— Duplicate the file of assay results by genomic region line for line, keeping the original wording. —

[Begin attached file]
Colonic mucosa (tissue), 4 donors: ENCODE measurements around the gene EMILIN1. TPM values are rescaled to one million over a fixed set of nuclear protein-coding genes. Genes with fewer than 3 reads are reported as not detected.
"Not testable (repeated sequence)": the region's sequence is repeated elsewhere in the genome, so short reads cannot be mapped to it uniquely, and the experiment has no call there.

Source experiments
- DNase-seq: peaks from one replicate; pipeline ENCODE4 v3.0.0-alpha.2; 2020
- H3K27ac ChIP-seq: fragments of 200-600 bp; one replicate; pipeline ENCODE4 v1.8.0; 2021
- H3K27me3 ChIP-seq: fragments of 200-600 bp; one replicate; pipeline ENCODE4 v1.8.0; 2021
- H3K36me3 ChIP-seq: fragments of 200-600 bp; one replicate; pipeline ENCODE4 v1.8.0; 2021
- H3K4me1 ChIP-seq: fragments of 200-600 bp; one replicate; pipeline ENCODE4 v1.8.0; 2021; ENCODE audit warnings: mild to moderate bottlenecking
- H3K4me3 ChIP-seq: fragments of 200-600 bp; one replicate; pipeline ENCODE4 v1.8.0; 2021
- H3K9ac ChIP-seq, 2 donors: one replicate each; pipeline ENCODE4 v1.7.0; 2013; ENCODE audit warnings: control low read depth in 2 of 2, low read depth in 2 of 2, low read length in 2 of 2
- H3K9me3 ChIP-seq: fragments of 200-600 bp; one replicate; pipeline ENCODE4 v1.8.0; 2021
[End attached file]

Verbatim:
Colonic mucosa (tissue), 4 donors: ENCODE measurements around the gene EMILIN1. TPM values are rescaled to one million over a fixed set of nuclear protein-coding genes. Genes with fewer than 3 reads are reported as not detected.
"Not testable (repeated sequence)": the region's sequence is repeated elsewhere in the genome, so short reads cannot be mapped to it uniquely, and the experiment has no call there.

Source experiments
- DNase-seq: peaks from one replicate; pipeline ENCODE4 v3.0.0-alpha.2; 2020
- H3K27ac ChIP-seq: fragments of 200-600 bp; one replicate; pipeline ENCODE4 v1.8.0; 2021
- H3K27me3 ChIP-seq: fragments of 200-600 bp; one replicate; pipeline ENCODE4 v1.8.0; 2021
- H3K36me3 ChIP-seq: fragments of 200-600 bp; one replicate; pipeline ENCODE4 v1.8.0; 2021
- H3K4me1 ChIP-seq: fragments of 200-600 bp; one replicate; pipeline ENCODE4 v1.8.0; 2021; ENCODE audit warnings: mild to moderate bottlenecking
- H3K4me3 ChIP-seq: fragments of 200-600 bp; one replicate; pipeline ENCODE4 v1.8.0; 2021
- H3K9ac ChIP-seq, 2 donors: one replicate each; pipeline ENCODE4 v1.7.0; 2013; ENCODE audit warnings: control low read depth in 2 of 2, low read depth in 2 of 2, low read length in 2 of 2
- H3K9me3 ChIP-seq: fragments of 200-600 bp; one replicate; pipeline ENCODE4 v1.8.0; 2021